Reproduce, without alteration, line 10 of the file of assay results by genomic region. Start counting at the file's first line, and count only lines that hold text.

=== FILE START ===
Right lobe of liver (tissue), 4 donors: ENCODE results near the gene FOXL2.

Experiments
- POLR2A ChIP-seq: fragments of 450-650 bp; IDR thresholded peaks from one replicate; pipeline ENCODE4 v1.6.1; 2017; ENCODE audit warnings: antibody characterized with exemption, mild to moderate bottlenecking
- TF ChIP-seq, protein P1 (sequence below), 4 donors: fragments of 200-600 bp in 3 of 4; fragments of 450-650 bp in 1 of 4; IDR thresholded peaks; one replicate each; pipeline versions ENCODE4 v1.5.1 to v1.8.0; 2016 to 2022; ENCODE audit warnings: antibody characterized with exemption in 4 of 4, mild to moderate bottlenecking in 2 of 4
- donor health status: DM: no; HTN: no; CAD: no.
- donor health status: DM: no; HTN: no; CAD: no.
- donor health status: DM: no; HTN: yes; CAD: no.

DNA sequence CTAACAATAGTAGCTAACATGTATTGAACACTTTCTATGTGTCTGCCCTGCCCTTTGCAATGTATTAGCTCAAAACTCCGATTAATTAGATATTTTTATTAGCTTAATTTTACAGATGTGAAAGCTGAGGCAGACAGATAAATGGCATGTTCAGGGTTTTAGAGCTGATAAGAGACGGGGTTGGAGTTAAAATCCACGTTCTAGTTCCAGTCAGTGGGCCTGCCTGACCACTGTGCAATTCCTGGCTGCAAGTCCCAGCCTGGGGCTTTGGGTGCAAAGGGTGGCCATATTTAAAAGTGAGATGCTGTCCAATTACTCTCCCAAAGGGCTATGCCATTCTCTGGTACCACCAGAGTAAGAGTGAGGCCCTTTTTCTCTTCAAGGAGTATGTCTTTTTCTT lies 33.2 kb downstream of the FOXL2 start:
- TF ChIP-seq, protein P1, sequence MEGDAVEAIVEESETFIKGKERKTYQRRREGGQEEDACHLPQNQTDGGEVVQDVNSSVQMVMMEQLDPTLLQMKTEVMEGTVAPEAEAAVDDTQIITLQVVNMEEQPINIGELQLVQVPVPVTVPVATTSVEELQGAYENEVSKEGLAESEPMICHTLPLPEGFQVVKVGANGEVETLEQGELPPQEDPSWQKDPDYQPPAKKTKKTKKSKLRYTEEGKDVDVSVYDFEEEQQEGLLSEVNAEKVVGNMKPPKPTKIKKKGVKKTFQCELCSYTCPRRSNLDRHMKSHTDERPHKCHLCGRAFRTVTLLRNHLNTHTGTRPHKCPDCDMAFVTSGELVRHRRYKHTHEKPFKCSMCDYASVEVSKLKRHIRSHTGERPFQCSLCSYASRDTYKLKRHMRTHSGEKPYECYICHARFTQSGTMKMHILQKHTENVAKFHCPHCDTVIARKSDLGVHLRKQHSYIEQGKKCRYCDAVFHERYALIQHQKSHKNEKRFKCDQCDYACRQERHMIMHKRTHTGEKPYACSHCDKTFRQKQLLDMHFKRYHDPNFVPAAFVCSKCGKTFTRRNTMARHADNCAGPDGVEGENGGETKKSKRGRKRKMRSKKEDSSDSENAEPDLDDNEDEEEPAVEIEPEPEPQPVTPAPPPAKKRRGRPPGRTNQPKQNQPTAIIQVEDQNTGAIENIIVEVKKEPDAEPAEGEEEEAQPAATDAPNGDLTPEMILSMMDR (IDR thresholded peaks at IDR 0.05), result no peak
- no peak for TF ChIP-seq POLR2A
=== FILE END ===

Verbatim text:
- no peak for TF ChIP-seq POLR2A